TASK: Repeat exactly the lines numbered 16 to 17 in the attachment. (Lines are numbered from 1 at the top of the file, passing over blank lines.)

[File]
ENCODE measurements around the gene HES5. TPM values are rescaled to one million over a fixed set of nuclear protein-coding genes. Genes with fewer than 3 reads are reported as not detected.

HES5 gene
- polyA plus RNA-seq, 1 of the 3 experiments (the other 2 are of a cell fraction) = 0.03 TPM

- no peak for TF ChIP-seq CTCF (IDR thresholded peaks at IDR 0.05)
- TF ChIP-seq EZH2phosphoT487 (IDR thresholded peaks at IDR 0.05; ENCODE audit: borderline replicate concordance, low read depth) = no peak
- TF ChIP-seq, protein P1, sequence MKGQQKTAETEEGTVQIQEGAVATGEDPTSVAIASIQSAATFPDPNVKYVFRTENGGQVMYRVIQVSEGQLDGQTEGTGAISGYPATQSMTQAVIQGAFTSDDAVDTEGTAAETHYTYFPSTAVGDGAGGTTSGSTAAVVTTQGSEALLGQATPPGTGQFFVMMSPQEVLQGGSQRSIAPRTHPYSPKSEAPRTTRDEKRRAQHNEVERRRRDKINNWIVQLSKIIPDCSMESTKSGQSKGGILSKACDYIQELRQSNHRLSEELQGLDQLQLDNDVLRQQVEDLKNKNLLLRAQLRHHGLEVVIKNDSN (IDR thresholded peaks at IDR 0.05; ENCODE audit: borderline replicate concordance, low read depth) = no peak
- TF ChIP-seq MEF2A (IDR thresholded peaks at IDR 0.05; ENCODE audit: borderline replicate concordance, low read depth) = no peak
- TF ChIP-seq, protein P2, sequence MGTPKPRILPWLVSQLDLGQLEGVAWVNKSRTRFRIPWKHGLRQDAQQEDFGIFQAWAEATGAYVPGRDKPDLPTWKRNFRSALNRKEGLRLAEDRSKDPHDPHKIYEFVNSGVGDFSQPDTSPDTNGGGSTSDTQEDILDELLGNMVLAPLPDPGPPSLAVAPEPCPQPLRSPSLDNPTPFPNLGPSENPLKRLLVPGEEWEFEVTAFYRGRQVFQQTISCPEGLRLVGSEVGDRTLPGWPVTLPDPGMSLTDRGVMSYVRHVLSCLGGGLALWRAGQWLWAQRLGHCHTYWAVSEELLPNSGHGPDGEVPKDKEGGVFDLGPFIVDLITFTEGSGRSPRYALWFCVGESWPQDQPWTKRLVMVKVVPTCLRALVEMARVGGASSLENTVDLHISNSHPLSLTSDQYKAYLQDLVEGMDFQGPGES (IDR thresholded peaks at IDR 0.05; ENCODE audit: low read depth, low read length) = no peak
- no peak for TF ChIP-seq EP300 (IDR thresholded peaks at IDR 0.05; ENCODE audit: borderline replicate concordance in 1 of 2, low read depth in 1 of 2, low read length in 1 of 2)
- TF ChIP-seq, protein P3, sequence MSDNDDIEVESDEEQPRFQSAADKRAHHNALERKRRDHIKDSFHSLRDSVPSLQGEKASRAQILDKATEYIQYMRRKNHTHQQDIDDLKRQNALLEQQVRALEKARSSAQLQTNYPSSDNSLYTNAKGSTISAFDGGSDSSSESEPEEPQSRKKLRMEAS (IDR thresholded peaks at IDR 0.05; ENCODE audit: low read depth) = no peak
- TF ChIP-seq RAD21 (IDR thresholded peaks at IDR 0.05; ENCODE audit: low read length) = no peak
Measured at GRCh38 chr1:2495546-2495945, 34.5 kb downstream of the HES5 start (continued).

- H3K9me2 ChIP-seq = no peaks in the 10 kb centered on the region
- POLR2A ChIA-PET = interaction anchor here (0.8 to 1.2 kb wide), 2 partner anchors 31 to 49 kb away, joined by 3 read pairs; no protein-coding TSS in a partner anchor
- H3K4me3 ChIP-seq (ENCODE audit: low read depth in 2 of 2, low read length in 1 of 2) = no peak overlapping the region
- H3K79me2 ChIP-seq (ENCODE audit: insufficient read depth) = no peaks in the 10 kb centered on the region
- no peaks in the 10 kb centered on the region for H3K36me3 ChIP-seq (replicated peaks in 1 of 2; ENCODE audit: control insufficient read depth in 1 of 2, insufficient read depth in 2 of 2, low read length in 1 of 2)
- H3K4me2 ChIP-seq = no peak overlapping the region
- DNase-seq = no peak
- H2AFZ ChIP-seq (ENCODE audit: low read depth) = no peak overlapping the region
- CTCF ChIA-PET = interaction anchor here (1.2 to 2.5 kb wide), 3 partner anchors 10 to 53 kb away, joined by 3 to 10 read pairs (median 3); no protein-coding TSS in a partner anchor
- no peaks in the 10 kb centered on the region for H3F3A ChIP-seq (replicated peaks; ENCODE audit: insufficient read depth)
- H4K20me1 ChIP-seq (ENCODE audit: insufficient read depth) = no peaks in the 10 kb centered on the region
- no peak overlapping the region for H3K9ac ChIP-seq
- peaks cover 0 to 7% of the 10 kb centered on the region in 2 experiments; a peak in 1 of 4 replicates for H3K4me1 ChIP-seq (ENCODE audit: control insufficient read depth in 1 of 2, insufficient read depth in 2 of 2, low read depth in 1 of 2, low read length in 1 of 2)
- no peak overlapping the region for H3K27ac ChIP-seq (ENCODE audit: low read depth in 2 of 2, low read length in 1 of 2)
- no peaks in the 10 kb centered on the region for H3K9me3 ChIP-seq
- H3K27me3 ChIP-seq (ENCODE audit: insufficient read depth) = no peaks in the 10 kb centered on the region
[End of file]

- H3K79me2 ChIP-seq (ENCODE audit: insufficient read depth) = no peaks in the 10 kb centered on the region
- no peaks in the 10 kb centered on the region for H3K36me3 ChIP-seq (replicated peaks in 1 of 2; ENCODE audit: control insufficient read depth in 1 of 2, insufficient read depth in 2 of 2, low read length in 1 of 2)